Mr. Grant quotes some general numbers for the country as a whole, refutes CMHC's measurement of "rental stock", and then pulls this conclusion out of the ether. Perhaps if he had actually looked at apartment construction in Winnipeg he would have come to a slightly different conclusion:

In the 1990's a pitiful number of rental units were being built each year. This only began to change after the government implemented a 15 year exemption for new construction in 2001, and increased it to 20 years in 2005. It clearly shows that the exemption was an incentive for new construction, which means therefore that the rent cap itself was an impediment to new construction.

Even still, construction lagged far behind what it once was, and failed to close the demand gap. In fact the vacancy rate continued to hover around 1% throughout the 00's. This static vacancy rate, in spite of the exemption on new construction, suggests that either a 20 year exemption is not enough, given the long-term nature of the capital investment, or that there are other barriers to building new apartments. Construction costs are sometimes sited as a factor, but these have not prevented condos and houses from being built. Perhaps the depressed prices in the existing base spill over into new construction.

Perhaps the author should have looked into these things a little more carefully. Instead he writes it off as disequilibrium, resulting from a sudden influx of immigrants:

The supply response has been slow relative to the increase in demand because of the time lag involved in the planning-to-completion of new rental projects and uncertainty regarding the likelihood that the relatively high rates of population growth in the province will persist.
However, immigration has grown steadily since 1998. That must be one heck of a lag. Further, if immigration is supported by a successful provincial program, then how much uncertainty is there really about that trend continuing?


My conclusion is that Hugh Grant's conclusions were pre-determined based on the wishes of his client. It is also possibly that the author simply has a distorted view of the world. This latter option is corroborated by an absolutely astonishing statement that he makes on page 10 of his report:
In the long-run, the high profitability of existing rental units encourages the construction of new rental units with similar features which will eventually bid down rents to the long-run supply price consistent with a perfectly-competitive market. Rent regulations, therefore, play an important role in countervailing the market power exercised by landlords in the short-run by preventing them from advancing monthly rents above the marginal cost of supplying the unit.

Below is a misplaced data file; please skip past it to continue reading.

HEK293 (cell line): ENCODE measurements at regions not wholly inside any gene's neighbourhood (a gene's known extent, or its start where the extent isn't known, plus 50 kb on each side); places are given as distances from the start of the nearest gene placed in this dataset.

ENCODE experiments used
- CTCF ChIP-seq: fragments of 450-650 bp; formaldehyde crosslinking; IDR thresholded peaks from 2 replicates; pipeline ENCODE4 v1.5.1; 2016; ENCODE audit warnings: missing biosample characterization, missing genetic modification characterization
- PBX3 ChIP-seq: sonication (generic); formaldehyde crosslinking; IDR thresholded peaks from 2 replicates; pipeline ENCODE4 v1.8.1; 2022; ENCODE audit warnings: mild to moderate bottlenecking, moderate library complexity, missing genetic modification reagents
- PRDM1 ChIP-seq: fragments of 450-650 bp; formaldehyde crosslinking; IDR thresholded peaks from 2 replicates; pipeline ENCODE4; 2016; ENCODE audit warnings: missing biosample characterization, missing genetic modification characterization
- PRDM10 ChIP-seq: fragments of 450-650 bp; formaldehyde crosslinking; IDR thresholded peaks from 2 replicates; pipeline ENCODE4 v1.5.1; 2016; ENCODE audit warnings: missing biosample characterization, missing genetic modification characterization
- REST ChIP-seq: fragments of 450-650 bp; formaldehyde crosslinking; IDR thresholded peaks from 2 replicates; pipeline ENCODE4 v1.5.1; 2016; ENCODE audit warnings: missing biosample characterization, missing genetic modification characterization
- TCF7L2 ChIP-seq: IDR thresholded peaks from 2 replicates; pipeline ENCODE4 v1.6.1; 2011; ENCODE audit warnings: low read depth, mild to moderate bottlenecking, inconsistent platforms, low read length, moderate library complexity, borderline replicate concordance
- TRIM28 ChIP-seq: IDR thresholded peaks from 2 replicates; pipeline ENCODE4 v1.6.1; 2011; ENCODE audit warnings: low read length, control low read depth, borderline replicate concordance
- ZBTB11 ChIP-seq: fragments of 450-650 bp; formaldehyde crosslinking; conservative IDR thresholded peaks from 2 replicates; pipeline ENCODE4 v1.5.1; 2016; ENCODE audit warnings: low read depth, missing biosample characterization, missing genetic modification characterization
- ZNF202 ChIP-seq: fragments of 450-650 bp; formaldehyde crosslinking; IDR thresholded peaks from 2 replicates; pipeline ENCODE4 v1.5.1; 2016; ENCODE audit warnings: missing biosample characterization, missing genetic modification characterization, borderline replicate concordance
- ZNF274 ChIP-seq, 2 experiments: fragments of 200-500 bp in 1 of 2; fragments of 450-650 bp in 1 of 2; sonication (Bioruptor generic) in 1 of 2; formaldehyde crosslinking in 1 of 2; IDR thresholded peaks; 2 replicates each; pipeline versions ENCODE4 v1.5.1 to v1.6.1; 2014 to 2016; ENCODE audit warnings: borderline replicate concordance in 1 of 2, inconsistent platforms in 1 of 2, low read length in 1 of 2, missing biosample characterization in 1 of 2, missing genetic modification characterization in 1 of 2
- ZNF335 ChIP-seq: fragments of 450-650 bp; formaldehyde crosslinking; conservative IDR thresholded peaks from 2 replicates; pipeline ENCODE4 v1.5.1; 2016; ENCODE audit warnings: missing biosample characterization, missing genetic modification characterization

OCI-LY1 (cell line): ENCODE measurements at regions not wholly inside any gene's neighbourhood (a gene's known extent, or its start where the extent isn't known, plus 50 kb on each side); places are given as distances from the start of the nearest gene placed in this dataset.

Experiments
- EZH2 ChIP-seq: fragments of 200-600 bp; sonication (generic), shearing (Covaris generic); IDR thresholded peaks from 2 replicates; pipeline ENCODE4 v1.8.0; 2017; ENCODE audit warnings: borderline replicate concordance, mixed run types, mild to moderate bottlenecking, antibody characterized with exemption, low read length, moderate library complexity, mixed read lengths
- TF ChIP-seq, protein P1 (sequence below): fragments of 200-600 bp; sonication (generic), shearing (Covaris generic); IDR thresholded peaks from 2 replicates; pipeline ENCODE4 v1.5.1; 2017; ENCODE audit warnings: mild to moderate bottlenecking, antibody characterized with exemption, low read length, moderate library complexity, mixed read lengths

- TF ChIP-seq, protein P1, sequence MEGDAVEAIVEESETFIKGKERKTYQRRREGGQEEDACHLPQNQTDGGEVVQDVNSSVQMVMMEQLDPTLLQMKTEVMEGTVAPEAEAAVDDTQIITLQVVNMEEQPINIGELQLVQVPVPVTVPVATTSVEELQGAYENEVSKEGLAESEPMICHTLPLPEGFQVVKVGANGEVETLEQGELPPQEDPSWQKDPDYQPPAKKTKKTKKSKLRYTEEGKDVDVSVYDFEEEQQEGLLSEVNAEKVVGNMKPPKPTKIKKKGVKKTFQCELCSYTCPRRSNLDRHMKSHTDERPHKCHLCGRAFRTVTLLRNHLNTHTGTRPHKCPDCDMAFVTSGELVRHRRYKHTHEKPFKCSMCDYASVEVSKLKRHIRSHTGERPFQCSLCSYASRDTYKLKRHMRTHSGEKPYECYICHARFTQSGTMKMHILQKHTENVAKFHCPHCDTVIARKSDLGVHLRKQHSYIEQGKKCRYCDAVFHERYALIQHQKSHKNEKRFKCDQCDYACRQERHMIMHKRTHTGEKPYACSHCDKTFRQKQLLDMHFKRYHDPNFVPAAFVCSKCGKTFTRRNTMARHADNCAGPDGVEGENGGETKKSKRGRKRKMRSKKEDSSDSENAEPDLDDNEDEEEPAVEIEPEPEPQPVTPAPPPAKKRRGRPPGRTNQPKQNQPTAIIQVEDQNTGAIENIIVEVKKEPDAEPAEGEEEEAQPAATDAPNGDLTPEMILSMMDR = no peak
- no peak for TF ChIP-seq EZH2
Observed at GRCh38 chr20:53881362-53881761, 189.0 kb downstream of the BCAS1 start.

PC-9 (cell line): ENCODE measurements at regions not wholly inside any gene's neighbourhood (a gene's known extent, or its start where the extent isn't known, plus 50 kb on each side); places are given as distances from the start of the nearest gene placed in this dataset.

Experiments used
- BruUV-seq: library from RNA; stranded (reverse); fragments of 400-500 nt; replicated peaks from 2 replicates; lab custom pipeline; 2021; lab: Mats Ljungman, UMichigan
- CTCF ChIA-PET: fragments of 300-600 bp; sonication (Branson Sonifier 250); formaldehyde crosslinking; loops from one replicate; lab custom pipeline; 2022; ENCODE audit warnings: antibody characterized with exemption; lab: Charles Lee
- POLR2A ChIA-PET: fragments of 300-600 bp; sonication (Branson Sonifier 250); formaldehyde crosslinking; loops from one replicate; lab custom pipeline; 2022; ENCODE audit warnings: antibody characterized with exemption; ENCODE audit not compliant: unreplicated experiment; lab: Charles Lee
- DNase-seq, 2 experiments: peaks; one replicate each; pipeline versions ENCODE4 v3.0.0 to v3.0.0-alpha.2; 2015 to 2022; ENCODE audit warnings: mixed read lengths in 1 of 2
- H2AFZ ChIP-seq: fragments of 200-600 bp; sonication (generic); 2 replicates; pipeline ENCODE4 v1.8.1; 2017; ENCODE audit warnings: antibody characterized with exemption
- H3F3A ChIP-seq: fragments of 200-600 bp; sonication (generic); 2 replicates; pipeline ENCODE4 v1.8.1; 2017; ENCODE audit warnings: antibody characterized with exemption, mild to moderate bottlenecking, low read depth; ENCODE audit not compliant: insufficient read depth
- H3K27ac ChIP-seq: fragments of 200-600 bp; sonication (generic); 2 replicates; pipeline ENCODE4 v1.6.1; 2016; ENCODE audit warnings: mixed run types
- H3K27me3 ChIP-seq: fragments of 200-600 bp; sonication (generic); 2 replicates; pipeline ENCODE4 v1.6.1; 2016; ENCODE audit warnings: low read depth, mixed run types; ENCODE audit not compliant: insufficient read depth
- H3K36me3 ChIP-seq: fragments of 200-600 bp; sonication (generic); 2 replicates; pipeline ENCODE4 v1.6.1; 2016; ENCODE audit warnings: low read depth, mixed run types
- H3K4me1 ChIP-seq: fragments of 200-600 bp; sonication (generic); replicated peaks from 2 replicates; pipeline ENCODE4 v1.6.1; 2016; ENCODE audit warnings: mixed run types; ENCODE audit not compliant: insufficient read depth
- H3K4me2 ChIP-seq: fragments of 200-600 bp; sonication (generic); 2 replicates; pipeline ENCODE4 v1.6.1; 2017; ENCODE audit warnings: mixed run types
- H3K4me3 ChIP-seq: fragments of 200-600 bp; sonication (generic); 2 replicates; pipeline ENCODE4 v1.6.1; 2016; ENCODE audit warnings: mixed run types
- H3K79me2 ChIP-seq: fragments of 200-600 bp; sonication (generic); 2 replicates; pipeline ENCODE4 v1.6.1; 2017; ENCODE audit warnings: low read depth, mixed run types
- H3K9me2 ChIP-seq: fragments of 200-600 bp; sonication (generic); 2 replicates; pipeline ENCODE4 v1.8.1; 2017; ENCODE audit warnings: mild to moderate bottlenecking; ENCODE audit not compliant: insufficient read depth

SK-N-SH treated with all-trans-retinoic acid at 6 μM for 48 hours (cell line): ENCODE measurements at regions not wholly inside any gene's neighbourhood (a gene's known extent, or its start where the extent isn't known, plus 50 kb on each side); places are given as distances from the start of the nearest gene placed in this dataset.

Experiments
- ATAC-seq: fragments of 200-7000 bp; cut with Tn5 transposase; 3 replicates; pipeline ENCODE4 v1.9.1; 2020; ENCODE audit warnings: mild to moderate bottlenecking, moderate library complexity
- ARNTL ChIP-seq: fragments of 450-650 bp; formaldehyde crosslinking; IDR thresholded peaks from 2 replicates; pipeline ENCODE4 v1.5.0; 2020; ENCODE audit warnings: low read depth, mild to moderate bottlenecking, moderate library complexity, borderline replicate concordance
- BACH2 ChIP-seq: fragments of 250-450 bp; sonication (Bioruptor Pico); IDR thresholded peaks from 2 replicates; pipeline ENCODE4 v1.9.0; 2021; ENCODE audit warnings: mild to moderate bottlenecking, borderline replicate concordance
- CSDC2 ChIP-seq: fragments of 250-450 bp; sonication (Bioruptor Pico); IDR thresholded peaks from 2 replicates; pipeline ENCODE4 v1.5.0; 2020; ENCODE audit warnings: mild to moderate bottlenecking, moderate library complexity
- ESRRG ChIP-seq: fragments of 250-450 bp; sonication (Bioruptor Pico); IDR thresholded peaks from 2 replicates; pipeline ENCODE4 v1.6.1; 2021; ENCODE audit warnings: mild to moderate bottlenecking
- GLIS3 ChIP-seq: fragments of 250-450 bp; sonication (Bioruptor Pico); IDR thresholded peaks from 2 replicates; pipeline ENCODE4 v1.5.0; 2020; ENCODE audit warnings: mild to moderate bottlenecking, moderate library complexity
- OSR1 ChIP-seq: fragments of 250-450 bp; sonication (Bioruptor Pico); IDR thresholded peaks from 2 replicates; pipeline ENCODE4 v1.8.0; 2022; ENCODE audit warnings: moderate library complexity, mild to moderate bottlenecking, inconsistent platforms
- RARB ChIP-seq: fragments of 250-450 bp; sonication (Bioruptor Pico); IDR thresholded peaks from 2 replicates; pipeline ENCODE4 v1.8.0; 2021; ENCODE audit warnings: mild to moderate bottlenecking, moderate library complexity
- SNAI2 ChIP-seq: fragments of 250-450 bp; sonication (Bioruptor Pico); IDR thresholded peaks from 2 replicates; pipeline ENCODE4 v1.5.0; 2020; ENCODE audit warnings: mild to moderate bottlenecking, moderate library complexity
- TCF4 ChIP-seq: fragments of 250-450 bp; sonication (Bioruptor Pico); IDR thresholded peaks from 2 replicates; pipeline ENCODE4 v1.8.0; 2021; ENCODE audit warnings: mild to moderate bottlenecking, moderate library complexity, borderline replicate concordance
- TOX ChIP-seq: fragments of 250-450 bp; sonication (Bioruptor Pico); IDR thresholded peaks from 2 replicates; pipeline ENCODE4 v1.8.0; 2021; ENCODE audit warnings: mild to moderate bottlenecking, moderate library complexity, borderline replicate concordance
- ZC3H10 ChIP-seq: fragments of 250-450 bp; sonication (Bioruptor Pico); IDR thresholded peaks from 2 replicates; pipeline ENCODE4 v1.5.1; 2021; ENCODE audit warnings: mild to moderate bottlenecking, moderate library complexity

The first part: "profitability of existing rental units encourages the construction of new rental units which will eventually bid down rents" is basic intro economics. That's how markets are supposed to work.

However, in the view of the author this is bad and must be stopped: "Rent regulations, therefore, play an important role in countervailing the market power exercised by landlords in the short-run by preventing them from advancing monthly rents above the marginal cost of supplying the unit." What he is saying is precisely: Rent regulations play an important role in preventing landlords from making a profit and in discouraging new construction.

In two simple sentences the author manages to summarize the root of the problem with rent controls, only what is a problem to most economists is actually a solution to Professor Grant.


Anonymous said...

The interesting question that I would like to know in order to understand the conclusions of this report is to know how the request for the report was written. The way the results are torqued I would not be the least surprised to see the request written in such a way as to lead to a result such as this.

Maybe someone with some time sould do some digging....

Gustav Nelson said...

On the first two charts, does rental growth=price?
It would seem minus the recessionary periods, that prices remain rather stable regardless of controls or not.
Also, how much diving did you do into the study? What all constitutes new construction and by whom? Is it all private sector or does that include crown corporations too?

cherenkov said...

First two charts: percentage change in the average price of rent, adjusted for inflation. UBC has an on-line db with all this data, but the bookmark is on my home PC.

New construction: this comes from the City of Winnipeg ( ). They don't specify if it includes MB housing or not.

@anon: it would be interesting to know, but I think I've run out of time to spend on this. :-)

Grumpy Old Man said...

Great work. Be interesting to see hugh grants' response.

Anonymous said...

Freakin' awesome podcast!